Christopher Eberle, a senior equity analyst with Nomura, said that with Azure, “one should assume a slower rate of growth as we move forward, simply due to the law of large numbers.” Still, Azure will bring in $13.5 billion in sales in fiscal 2019 with an overall growth rate of 75%, he estimated. “I can’t name another company of that scale growing at these rates.”
Microsoft tops tech rivals such as Amazon in market capitalization on some days despite having less revenue, partly because most of its sales is to businesses, which tend to be steadier customers than consumers. A growing proportion of Microsoft’s software sales are billed as recurring subscription purchases, which are more reliable than one-time purchases.
Microsoft’s earnings per share of $1.14 beat expectations of $1 according to IBES data from Refinitiv.
Windows licensing revenue from computer makers grew 9% year over year, beating expectations after a 5% decline in the previous quarter. Spencer said a shortage of Intel Corp. processor chips for PCs that many analysts expected to last into this summer had been resolved earlier than expected, allowing PC makers to ship more machines.
Microsoft’s “commercial cloud” revenue — which includes business use of Azure, Office 365 and LinkedIn — was $9.6 billion this quarter, up 41% from the previous year but down slightly from the 48% growth rate the previous quarter.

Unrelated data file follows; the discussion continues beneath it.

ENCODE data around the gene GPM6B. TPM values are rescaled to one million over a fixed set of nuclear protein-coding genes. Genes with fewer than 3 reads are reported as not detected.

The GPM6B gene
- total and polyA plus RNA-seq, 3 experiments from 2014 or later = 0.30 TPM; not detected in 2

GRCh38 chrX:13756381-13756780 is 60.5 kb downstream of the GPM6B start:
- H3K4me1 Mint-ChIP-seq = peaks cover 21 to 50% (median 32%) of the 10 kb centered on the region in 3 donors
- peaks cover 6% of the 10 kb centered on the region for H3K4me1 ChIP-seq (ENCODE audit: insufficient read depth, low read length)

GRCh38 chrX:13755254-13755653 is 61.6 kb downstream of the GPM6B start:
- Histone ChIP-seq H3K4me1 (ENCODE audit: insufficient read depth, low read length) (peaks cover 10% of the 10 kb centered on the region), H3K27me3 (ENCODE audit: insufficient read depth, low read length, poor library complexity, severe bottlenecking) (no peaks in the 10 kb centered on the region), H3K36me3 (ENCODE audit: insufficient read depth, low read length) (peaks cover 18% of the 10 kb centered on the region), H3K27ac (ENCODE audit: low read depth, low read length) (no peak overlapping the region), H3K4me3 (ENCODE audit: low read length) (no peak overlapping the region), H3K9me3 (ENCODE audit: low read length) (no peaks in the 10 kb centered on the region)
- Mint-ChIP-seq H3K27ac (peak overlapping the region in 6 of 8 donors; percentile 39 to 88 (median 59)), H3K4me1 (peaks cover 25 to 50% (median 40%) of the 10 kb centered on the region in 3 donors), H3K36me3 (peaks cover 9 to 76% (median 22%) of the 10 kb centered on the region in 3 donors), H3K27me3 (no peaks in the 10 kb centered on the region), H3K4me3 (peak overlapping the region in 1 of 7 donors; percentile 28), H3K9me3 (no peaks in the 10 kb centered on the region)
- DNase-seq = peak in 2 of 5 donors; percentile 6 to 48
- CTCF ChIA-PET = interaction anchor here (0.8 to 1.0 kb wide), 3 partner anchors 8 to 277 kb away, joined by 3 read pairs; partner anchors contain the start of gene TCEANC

Microsoft’s so-called “intelligent cloud” unit, which contains its Azure services, posted revenue of $9.65 billion, above Wall Street estimates of $9.28 billion, according to IBES data from Refinitiv. Chief Financial Officer Amy Hood said that unit could reach $11.05 billion in revenue in the fiscal fourth quarter.
The “productivity and business process” unit that includes both Office as well as social network LinkedIn had $10.2 billion revenue versus expectations of $10.05 billion.
Microsoft’s latest results contained two weak spots.
Its gaming revenue was up only 5% versus 8% the quarter before, which Spencer attributed to less revenue from third-party game developers and the fact that many gamers are delaying purchases of Microsoft’s Xbox console because a new model is expected soon.
Sales of the company’s Surface hardware grew 21% versus 39% the quarter before, also because customers waited for updated hardware they expected to be released soon.
Total revenue rose 14% to $30.57 billion, beating analysts’ average estimate of $29.84 billion according to IBES data from Refinitiv.
Net income rose to $8.81 billion, or $1.15 per share, from $7.42 billion, or 96 cents per share, a year earlier.